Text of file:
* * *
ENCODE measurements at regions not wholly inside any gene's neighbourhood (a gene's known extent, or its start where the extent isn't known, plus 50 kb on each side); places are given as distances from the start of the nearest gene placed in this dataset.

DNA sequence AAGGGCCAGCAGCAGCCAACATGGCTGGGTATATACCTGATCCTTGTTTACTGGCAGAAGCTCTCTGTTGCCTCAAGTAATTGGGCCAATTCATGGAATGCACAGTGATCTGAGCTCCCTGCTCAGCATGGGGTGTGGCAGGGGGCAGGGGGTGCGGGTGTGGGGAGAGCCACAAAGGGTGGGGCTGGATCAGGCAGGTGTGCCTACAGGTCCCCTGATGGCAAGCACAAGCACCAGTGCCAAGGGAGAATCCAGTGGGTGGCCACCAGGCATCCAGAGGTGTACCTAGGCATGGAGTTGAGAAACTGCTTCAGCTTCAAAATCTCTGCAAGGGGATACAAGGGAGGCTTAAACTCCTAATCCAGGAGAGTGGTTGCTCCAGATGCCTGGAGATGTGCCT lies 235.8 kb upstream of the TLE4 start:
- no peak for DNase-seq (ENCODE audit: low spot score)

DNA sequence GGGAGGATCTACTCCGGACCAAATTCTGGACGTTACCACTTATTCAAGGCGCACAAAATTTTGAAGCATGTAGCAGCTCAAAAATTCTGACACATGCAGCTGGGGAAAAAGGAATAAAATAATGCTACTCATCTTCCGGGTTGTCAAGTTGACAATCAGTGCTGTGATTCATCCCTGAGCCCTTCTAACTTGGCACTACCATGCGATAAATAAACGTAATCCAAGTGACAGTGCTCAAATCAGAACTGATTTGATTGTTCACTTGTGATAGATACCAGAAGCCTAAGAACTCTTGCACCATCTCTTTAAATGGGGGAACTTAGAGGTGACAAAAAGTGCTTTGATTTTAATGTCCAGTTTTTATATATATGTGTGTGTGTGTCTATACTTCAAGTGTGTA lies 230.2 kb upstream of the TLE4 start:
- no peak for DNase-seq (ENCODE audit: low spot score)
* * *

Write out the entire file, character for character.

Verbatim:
ENCODE measurements at regions not wholly inside any gene's neighbourhood (a gene's known extent, or its start where the extent isn't known, plus 50 kb on each side); places are given as distances from the start of the nearest gene placed in this dataset.

DNA sequence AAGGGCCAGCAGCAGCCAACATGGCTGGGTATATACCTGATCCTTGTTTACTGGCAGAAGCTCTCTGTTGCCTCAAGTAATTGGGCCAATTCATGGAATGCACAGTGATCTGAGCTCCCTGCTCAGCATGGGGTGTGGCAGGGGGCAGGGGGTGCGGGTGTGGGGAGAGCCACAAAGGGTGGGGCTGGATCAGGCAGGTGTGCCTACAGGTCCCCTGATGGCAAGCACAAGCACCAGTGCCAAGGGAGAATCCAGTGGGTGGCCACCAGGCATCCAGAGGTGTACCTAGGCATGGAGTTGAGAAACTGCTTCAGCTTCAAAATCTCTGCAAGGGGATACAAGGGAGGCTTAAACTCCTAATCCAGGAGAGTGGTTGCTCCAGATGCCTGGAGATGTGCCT lies 235.8 kb upstream of the TLE4 start:
- no peak for DNase-seq (ENCODE audit: low spot score)

DNA sequence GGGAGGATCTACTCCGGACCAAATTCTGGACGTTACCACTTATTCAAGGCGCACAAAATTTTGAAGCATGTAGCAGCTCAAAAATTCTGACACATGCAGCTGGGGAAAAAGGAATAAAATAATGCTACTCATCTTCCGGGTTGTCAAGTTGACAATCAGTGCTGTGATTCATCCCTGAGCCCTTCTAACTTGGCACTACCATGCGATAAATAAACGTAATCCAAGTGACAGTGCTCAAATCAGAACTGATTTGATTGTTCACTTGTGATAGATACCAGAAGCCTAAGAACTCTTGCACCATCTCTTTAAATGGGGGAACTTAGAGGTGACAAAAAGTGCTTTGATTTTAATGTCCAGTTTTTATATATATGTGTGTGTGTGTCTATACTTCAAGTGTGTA lies 230.2 kb upstream of the TLE4 start:
- no peak for DNase-seq (ENCODE audit: low spot score)